Aim Low for the Win
Pick The Low Hanging Fruit
It’s not a conventional approach I appreciate, but sometimes aiming low and plucking easy wins is a cracking way to power forward, at speed.
I know it’s popular to go all ‘eat the frog’ and face down a massive scary job/project. But what if there is another way? What if, like me, you aren’t quite ready to tame a tiger at 8am. But you could knock five small things off of your daily to-do list whilst the kettle boils for your first coffee?
You see I don’t think it’s procrastination to tackle those smaller, easy to swallow tasks if they are on your plan for the day. Of course if you start cleaning your bathroom tiles with a toothbrush when you should be finalising your sales page then you probably need to have a word with yourself.
I love collecting some easy wins. I like to think of getting the small stuff out of the way as a build up to the big challenge of the day. Clearing the decks, clearing your head, pumping yourself up, getting ready to go at it, full tilt.
Make Small Improvements
Kaizen is the Japanese word for improvement. In business, it’s used to mean continuously making small improvements. No big leaps forward, just tiny, regular tweaks that optimise a process. It recognises that nothing is ever truly finished. It’s just better than it was yesterday and will be further improved upon tomorrow.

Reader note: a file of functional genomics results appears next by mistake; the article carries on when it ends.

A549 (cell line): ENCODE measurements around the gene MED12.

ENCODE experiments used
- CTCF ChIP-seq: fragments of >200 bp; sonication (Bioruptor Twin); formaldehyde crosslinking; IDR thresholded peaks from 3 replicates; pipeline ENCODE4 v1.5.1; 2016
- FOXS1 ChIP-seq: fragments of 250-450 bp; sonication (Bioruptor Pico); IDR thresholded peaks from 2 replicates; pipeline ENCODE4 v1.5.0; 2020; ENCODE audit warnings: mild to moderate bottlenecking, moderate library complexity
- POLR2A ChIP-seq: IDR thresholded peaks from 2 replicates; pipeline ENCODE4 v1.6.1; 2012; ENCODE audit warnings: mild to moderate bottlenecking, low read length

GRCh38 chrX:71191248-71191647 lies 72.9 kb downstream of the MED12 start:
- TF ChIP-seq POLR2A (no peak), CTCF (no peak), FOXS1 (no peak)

I like this approach. There’s no time limit, there’s no deadline. It’s constant and perfectly achievable. It’s particularly relevant for continuous marketing tasks like SEO or website usability. Both jobs that never really end…
Make it a Habit
I spent July trying to reduce the amount of plastic in my world, and it was certainly a challenge. I was under the mentorship of sustainable living champion, Jen Gale who offers some practical advice and very achievable tips. Jen’s mantra is ‘plastic progress not plastic perfection’ and I love this because it recognises that we are probably not going to nail it the first time. She advocates making a small change that you can embed as a habit. Then move forward to tackle the next ‘thing’.
I took this onboard during the challenge. We have a bit of a greek yoghurt fetish in our house, which equates to about 10-12 plastic pots going into ‘recycling’, so Jen’s advice was to switch to glass jars instead. This turned out to be such simple switch and the jars can be returned at the same place we return glass drinks bottles. Or I save them to fill with nice things as gifts – they are so pretty.
Rinse and repeat daily. Before you know it with little wins and updates to your habits you’ve come a long way and it’s embedded into your daily ritual. And that’s where the big wins are to be found.
This simple switch, which is now a habit, will save up to 624 yogurt pots being purchased and thrown away, just in my household alone. Now imagine if my neighbours did the same? That tiny step could amount to a big difference.